A_CHAPTER05 - Shaping a New Nation Americans adopt the...

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James Madison, 4th president of the United States. Shaping a New Nation Americans adopt the Articles of Confederation. A new constitution is ratified after Federalists agree to include a Bill of Rights. NEXT
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SECTION 1 SECTION 2 SECTION 3 Experimenting with Confederation Drafting the Constitution Ratifying the Constitution NEXT Shaping a New Nation
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Section 1 Experimenting with Confederation Americans adopt the Articles of Confederation but find the new government too weak to solve the nation’s problems. NEXT
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Americans Debate Republicanism Colonies Become States • People consider self-governing colonies basic political unit - colonists give their allegiance to colony - idea persists when colonies become states Experimenting with Confederation 1 SECTION Continued . . . NEXT
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Unity Through a Republic • Colonists believe democracy gives too much power to uneducated • Prefer republic —citizens rule through elected representatives • Views of republicanism , government based on consent of people: - John Dickinson: put nation’s good above self - Adam Smith and followers: pursue own interests continued Americans Debate Republicanism 1 SECTION NEXT Continued . . . Image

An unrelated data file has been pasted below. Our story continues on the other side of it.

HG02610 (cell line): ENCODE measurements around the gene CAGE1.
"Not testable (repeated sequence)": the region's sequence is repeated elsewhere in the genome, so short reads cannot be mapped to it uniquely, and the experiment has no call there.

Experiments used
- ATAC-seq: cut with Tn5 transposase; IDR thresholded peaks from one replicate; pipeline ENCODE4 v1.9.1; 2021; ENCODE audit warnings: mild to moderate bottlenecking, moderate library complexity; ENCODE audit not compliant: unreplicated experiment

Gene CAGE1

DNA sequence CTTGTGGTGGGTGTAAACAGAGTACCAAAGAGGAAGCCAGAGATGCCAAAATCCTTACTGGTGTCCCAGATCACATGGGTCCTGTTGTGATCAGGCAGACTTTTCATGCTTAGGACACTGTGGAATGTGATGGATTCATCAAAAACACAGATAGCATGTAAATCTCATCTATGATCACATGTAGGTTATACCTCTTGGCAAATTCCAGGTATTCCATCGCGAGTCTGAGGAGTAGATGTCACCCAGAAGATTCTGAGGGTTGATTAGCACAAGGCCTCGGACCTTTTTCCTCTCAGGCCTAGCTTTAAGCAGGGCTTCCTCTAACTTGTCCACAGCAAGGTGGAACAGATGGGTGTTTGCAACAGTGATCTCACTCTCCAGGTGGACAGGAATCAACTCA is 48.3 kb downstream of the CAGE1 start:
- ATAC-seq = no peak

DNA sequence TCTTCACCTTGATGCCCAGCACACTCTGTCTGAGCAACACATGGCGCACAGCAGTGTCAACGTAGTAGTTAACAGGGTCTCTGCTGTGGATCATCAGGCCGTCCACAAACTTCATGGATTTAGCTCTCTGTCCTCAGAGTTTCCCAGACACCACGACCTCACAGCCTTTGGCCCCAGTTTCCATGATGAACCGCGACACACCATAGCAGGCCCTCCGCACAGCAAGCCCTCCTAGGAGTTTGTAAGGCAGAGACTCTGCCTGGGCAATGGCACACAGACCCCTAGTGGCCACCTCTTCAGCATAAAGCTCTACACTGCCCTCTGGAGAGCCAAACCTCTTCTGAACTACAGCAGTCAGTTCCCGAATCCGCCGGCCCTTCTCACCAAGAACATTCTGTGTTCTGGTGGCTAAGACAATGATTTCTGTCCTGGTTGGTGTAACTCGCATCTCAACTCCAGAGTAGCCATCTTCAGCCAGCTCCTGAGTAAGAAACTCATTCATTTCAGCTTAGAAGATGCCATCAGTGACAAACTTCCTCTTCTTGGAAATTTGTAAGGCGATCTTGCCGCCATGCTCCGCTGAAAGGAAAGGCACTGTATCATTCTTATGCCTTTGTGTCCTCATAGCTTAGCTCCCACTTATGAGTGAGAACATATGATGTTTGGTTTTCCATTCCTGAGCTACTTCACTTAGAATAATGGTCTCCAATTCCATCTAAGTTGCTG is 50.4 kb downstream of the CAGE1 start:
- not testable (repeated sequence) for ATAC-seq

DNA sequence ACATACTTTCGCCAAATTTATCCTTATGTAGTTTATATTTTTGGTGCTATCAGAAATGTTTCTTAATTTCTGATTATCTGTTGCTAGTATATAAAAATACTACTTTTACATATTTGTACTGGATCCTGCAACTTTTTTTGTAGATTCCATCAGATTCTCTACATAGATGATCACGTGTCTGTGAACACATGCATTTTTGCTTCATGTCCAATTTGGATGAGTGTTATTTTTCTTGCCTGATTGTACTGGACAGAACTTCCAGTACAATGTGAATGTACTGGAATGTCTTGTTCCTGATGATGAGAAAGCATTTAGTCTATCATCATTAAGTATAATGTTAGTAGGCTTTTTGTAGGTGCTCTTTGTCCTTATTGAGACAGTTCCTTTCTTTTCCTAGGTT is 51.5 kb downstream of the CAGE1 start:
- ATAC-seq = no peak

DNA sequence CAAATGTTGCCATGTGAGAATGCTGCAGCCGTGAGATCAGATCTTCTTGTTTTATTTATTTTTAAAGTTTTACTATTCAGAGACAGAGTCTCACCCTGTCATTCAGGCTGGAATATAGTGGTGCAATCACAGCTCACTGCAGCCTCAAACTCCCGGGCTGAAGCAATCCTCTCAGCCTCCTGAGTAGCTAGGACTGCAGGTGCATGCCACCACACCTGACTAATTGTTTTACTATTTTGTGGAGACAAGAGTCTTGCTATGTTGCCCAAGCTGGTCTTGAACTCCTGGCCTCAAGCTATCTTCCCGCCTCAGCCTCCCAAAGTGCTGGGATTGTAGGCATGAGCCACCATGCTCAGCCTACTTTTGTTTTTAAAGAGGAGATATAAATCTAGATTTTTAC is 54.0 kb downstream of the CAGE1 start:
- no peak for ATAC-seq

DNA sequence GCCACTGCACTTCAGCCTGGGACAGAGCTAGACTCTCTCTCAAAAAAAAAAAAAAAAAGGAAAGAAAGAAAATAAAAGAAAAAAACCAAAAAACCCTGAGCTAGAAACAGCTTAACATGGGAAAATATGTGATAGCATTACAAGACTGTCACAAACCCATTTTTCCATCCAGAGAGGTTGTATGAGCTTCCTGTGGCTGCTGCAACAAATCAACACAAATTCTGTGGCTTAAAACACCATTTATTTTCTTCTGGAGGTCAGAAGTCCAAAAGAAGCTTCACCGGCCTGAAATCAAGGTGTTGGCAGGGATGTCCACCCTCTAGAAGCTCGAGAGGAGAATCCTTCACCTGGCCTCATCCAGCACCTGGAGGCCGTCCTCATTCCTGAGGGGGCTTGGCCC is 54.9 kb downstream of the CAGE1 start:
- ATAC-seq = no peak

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State Constitutions • Many states limit powers of government leaders • Guarantee specific rights to citizens; stress liberty, not equality • Only white males can vote; in some states must own property continued Americans Debate Republicanism 1 SECTION NEXT Political Precedents • Previous republican governments cannot be adapted to U.S. needs: - none balanced concerns of state and national governments • Ancient Greece, Rome, Italian city-states did not last
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The Continental Congress Debates Representation by Population or by State? • Size, population varies; represent people or states in Congress? • Congress believes it represents states; every state gets one vote 1 SECTION NEXT Supreme Power: Can It Be Divided? Confederation or alliance: national government, states share powers Articles of Confederation —laws assigning national, state powers • National government handles war, treaties, weights, measures, mail • No executive or court system established to enforce, interpret laws Continued . . .
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This note was uploaded on 02/02/2010 for the course GOVT 131 taught by Professor Kenroberts during the Fall '07 term at Cornell University (Engineering School).

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A_CHAPTER05 - Shaping a New Nation Americans adopt the...

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